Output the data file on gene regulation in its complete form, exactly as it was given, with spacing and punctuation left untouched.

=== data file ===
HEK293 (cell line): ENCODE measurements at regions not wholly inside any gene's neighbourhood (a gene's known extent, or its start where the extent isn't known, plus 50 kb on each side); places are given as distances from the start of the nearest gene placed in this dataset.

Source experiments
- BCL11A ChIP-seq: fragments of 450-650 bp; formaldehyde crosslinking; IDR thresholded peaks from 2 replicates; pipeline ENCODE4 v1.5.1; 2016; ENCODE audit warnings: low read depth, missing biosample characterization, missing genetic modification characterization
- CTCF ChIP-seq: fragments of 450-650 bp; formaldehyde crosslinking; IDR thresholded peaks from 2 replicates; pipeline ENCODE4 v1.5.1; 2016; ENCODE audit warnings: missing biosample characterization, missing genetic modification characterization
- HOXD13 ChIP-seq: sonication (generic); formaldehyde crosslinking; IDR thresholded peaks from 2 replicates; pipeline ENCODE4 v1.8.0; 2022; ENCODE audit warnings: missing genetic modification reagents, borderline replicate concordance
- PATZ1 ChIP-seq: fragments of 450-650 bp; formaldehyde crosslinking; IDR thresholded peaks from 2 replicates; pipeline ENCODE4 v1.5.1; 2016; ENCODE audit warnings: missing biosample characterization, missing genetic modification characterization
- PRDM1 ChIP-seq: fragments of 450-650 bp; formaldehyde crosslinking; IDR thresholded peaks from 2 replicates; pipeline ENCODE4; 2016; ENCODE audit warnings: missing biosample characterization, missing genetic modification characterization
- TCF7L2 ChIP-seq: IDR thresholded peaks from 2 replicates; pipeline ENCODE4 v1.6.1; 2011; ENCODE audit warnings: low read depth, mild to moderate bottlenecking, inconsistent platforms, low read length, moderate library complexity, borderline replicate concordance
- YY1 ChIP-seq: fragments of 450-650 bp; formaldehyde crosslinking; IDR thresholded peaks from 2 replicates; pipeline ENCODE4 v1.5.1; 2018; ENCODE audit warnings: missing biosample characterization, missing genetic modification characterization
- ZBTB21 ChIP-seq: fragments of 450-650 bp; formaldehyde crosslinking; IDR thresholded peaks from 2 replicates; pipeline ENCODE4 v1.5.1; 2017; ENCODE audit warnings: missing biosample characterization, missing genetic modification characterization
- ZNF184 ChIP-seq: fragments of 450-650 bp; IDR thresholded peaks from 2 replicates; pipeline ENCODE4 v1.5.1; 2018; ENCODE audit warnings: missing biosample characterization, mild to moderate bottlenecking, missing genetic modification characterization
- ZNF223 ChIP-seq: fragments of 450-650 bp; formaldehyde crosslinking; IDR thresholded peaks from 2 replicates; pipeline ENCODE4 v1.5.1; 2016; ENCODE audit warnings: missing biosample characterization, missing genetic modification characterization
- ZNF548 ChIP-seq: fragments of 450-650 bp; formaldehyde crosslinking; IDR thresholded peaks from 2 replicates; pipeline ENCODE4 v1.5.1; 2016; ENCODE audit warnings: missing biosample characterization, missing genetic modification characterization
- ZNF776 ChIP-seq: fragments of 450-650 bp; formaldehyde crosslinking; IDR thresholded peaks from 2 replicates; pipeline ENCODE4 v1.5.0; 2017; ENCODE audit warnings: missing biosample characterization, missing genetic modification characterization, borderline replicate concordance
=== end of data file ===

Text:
HEK293 (cell line): ENCODE measurements at regions not wholly inside any gene's neighbourhood (a gene's known extent, or its start where the extent isn't known, plus 50 kb on each side); places are given as distances from the start of the nearest gene placed in this dataset.

Source experiments
- BCL11A ChIP-seq: fragments of 450-650 bp; formaldehyde crosslinking; IDR thresholded peaks from 2 replicates; pipeline ENCODE4 v1.5.1; 2016; ENCODE audit warnings: low read depth, missing biosample characterization, missing genetic modification characterization
- CTCF ChIP-seq: fragments of 450-650 bp; formaldehyde crosslinking; IDR thresholded peaks from 2 replicates; pipeline ENCODE4 v1.5.1; 2016; ENCODE audit warnings: missing biosample characterization, missing genetic modification characterization
- HOXD13 ChIP-seq: sonication (generic); formaldehyde crosslinking; IDR thresholded peaks from 2 replicates; pipeline ENCODE4 v1.8.0; 2022; ENCODE audit warnings: missing genetic modification reagents, borderline replicate concordance
- PATZ1 ChIP-seq: fragments of 450-650 bp; formaldehyde crosslinking; IDR thresholded peaks from 2 replicates; pipeline ENCODE4 v1.5.1; 2016; ENCODE audit warnings: missing biosample characterization, missing genetic modification characterization
- PRDM1 ChIP-seq: fragments of 450-650 bp; formaldehyde crosslinking; IDR thresholded peaks from 2 replicates; pipeline ENCODE4; 2016; ENCODE audit warnings: missing biosample characterization, missing genetic modification characterization
- TCF7L2 ChIP-seq: IDR thresholded peaks from 2 replicates; pipeline ENCODE4 v1.6.1; 2011; ENCODE audit warnings: low read depth, mild to moderate bottlenecking, inconsistent platforms, low read length, moderate library complexity, borderline replicate concordance
- YY1 ChIP-seq: fragments of 450-650 bp; formaldehyde crosslinking; IDR thresholded peaks from 2 replicates; pipeline ENCODE4 v1.5.1; 2018; ENCODE audit warnings: missing biosample characterization, missing genetic modification characterization
- ZBTB21 ChIP-seq: fragments of 450-650 bp; formaldehyde crosslinking; IDR thresholded peaks from 2 replicates; pipeline ENCODE4 v1.5.1; 2017; ENCODE audit warnings: missing biosample characterization, missing genetic modification characterization
- ZNF184 ChIP-seq: fragments of 450-650 bp; IDR thresholded peaks from 2 replicates; pipeline ENCODE4 v1.5.1; 2018; ENCODE audit warnings: missing biosample characterization, mild to moderate bottlenecking, missing genetic modification characterization
- ZNF223 ChIP-seq: fragments of 450-650 bp; formaldehyde crosslinking; IDR thresholded peaks from 2 replicates; pipeline ENCODE4 v1.5.1; 2016; ENCODE audit warnings: missing biosample characterization, missing genetic modification characterization
- ZNF548 ChIP-seq: fragments of 450-650 bp; formaldehyde crosslinking; IDR thresholded peaks from 2 replicates; pipeline ENCODE4 v1.5.1; 2016; ENCODE audit warnings: missing biosample characterization, missing genetic modification characterization
- ZNF776 ChIP-seq: fragments of 450-650 bp; formaldehyde crosslinking; IDR thresholded peaks from 2 replicates; pipeline ENCODE4 v1.5.0; 2017; ENCODE audit warnings: missing biosample characterization, missing genetic modification characterization, borderline replicate concordance